“Don’t eat oranges.”
“Don’t eat grapes.”
“In fact, don’t eat any citrus fruits.”
“Can’t eat sugary foods.”
“Don’t take dairy.”
“Don’t take cold foods.”
These are just some of the food and drinks that are believed to aggravate coughs.
Since G1 developed his cough a couple of days ago, I’ve been bombarded with loads of well-meaning advice about food and drinks that he should not be taking as they are believed to aggravate coughing. While I’m open to listening to advice, it gets a little ridiculous when it starts to severely limit what I can feed him. At a time when his body requires nutrients for healing, I question the wisdom of cutting out nutrient-rich foods. This is especially when most of the foods that are “off-limits” happen to be the ones that G1 actually enjoys eating.
To add to the problem, Gavin appears to have had some problems with constipation lately. Twice I have wiped his anus and seen a spot of blood on the tissue. Since discovering his difficulties pooping, I started offering him a small rice bowl full of grapes a day and it tremendously improved his bowel movements. The fact that Gavin loves eating grapes also makes the process a lot easier for everyone.
Naturally, when I was advised not to offer him grapes because of his cough, I was in a bit of a dilemma. Do I let him get constipated or do I aggravate his cough?
I finally decided to do a background check to understand the extent of the truth behind these beliefs and to research the scientific evidence, if there is any, to determine whether these are well-documented facts or simply old-wives tales. Based on my own understanding and what I’ve found, this is my conclusion:
First up, I have to question the warnings against citrus fruits and sugar because honey lemon seems to be a commonly offered drink to soothe aggravated throats. Just Google “honey lemon cough” and you will find a whole list of sites with honey lemon cough remedies.
Although I didn’t find any information on exactly how lemon helps a cough, MayoClinic makes reference to a study that found honey to be as effective a cough suppressant as dextromethorphan. So I guess the take home message is that honey is a great cough remedy for children unless your child is under 1 year old (in which case, honey should be avoided because of the risk of developing infant botulism).
I couldn’t find any evidence to support the fact that oranges are bad for coughs. As for the general beliefs – it seems that the jury is out on this one. Some sites recommended avoiding oranges when you have a cough and others actually recommend orange juice as a natural “cough remedy”:
“In the case of a severe cough, the patient should fast on orange juice and water till the severity is decreased. The process is to take the juice of an orange diluted in a cup of warm water, every two hours from morning till night.”
The closest I could find on oranges and coughing was a study on “the effect of fresh orange juice on bronchial hyperactivity in asthmatic subjects“. The study revealed that there was no significant difference on the ingestion or avoidance of fresh orange juice bronchial hyperactivity. In fact, Dr Greene cites a study on asthmatic children that found that oranges (or rather foods that are rich in vitamin C) helped to reduce chronic cough and nighttime cough in asthmatic children.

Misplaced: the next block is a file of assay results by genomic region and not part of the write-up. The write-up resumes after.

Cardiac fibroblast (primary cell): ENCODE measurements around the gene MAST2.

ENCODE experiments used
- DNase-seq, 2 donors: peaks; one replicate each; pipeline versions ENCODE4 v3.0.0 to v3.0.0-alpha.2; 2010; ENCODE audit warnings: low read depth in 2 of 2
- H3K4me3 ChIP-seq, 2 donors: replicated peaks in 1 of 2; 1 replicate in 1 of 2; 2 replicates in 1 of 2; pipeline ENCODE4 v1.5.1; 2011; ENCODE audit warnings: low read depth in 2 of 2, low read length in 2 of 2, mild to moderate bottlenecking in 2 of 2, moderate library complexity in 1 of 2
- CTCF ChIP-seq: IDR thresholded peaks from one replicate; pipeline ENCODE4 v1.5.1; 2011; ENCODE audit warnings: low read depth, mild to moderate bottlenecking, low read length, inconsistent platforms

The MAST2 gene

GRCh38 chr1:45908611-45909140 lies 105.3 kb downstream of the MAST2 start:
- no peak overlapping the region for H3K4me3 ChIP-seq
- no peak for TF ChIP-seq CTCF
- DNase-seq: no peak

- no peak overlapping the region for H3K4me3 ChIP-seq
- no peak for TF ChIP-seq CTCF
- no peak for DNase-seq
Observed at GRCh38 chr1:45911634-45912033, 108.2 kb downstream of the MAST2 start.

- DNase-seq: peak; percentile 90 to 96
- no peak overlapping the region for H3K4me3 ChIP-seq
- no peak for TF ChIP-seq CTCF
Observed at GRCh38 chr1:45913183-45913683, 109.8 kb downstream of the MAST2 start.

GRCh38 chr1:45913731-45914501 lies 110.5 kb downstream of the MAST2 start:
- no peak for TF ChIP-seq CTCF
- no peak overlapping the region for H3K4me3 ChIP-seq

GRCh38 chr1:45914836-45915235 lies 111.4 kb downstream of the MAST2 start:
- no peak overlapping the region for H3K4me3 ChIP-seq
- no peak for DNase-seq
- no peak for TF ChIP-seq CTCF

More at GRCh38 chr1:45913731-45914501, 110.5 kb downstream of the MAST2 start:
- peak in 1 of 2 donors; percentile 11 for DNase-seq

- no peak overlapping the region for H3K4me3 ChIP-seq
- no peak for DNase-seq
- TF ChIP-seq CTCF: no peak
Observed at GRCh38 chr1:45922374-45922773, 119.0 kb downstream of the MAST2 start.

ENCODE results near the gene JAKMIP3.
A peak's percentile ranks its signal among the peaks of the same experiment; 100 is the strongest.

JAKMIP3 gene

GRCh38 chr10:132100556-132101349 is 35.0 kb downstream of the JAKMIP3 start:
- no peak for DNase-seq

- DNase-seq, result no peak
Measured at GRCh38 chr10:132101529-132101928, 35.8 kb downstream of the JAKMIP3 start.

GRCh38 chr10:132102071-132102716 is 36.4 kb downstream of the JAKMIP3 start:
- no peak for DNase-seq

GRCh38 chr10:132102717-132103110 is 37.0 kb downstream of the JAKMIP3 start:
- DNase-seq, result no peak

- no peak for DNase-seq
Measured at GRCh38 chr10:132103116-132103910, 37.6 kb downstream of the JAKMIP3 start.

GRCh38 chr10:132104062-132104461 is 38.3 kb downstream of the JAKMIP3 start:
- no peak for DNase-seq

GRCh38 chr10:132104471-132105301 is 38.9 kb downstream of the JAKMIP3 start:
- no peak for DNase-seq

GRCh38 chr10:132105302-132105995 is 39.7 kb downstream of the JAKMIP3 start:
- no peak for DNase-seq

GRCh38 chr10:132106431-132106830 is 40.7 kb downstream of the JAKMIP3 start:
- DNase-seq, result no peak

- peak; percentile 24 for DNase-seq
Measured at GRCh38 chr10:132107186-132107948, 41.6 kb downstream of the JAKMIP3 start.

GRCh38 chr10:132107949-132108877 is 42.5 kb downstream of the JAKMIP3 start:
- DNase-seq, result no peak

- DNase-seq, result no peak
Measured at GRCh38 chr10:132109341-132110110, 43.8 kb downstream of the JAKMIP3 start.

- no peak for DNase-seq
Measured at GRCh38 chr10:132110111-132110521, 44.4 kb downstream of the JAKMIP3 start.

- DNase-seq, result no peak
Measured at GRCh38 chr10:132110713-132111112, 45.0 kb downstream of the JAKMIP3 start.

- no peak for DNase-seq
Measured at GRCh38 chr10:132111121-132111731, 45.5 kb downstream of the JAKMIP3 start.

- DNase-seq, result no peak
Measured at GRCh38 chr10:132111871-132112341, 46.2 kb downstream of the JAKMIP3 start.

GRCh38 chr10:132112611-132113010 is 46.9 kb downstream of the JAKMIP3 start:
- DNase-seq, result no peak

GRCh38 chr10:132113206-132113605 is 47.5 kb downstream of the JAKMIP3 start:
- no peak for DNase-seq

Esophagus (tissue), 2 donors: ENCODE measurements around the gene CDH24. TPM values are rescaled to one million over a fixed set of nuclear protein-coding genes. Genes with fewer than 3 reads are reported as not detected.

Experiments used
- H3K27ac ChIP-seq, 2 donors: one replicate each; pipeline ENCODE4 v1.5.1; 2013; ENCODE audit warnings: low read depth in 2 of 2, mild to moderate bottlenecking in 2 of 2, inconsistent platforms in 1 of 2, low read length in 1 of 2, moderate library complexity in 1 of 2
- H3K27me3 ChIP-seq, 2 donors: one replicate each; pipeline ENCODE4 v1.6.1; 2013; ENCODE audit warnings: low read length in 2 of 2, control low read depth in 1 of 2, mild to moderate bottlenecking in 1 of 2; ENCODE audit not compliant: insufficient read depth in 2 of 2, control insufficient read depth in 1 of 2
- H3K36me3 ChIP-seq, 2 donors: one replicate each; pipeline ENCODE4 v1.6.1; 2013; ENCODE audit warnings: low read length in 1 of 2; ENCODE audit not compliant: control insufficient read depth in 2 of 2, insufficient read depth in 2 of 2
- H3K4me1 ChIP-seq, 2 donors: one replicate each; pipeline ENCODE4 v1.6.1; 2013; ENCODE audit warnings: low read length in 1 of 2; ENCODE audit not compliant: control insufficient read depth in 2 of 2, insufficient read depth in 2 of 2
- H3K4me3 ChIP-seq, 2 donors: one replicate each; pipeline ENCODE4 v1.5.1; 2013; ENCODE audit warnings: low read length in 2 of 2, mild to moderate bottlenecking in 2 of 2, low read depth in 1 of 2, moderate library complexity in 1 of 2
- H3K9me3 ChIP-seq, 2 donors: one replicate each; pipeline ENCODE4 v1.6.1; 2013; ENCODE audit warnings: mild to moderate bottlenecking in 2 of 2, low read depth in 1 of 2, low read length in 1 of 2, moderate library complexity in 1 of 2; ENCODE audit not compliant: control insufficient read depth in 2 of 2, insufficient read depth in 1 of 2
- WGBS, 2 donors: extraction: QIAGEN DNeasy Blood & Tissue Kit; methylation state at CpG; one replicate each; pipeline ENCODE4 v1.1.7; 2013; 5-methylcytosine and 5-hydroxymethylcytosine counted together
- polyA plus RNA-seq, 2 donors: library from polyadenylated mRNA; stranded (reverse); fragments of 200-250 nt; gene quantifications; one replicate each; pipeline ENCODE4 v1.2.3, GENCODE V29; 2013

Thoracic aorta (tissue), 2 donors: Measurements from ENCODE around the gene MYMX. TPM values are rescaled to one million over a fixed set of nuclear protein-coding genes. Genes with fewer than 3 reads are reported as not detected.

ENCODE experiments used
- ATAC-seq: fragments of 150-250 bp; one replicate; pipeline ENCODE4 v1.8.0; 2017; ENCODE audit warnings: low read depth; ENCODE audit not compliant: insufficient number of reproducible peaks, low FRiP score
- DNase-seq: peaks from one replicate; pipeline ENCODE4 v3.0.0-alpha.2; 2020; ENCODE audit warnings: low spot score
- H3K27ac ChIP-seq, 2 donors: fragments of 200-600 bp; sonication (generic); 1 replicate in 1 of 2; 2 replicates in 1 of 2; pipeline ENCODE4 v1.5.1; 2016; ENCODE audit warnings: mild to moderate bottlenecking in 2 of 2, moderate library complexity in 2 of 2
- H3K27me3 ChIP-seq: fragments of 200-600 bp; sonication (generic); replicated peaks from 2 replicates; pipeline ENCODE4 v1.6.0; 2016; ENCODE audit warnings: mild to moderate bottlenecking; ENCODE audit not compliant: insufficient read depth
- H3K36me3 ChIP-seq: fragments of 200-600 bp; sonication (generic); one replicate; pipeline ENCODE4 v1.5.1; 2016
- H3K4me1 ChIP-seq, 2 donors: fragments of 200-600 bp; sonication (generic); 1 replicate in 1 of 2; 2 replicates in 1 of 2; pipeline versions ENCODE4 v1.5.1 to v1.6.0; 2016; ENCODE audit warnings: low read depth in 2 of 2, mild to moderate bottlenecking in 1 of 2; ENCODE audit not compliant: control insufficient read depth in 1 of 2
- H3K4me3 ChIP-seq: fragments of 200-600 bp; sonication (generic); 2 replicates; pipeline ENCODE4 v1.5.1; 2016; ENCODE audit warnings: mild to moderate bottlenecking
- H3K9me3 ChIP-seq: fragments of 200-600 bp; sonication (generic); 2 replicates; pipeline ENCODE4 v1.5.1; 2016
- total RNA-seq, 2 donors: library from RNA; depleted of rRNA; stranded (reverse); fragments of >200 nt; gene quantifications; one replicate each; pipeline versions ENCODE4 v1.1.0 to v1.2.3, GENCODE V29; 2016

It appears that grapes is a commonly recommended “cough remedy”:
“Grapes are one of the most effective home remedies for the treatment of a cough. Grapes tone up the lungs and act as an expectorant, relieving a simple cold and cough in a couple of days. A cup of grape juice mixed with a teaspoon of honey is advised for cough relief.”
Perhaps I didn’t dig deep enough but I didn’t find anything that suggested that grapes aggravated coughing.
I think the underlying message here lies in the type of sugar. Most of the recommendations refer to the avoidance of refined and processed foods with sugar and other sweetened foods. The confusion that arises here is whether you should also be avoiding fruits that are too “sweet”. That being the case, some varieties of grapes would fall into this category.
Then again, I have also seen sites that suggest cough remedies involving the use of sugar. So should you avoid sugar when you have a cough? The jury’s still out on this one…
It has been said that dairy foods thicken the mucous which presumably makes the cough worse. Well, here’s what the Australian Society of Clinical Immunology has to say about that:
“Some people complain that when they have dairy products, their throat feels coated and mucus is thicker and harder to swallow. Recent research has shown that these feelings are due to the texture of the fluid, occur with similar liquids of the same “thickness” and are not due to increased production of mucus. When they do occur, symptoms are generally short-lived.”
“When patients complain of cough after having cold milk, it is usually due to breathing in cool air as they drink, and usually disappears if they warm the milk first.”
Cold Food and Drinks
There wasn’t any factual information concluding that cold food and drinks worsen a cough – not that I could find. However, there are a lot of recommendations that we should avoid cold food and drinks when coughing.
It seems that the only food and drinks that is advisable for you to stay away from when coughing are cold food and drinks. Although I couldn’t find any scientific backing for this piece of information, the general consensus is that cold food and drinks worsen a cough. As for the other beliefs, they were either debunked as myths or the information I found was inconsistent. That leads me to conclude that most of these food and drinks are okay for consumption even if one is suffering from a cough.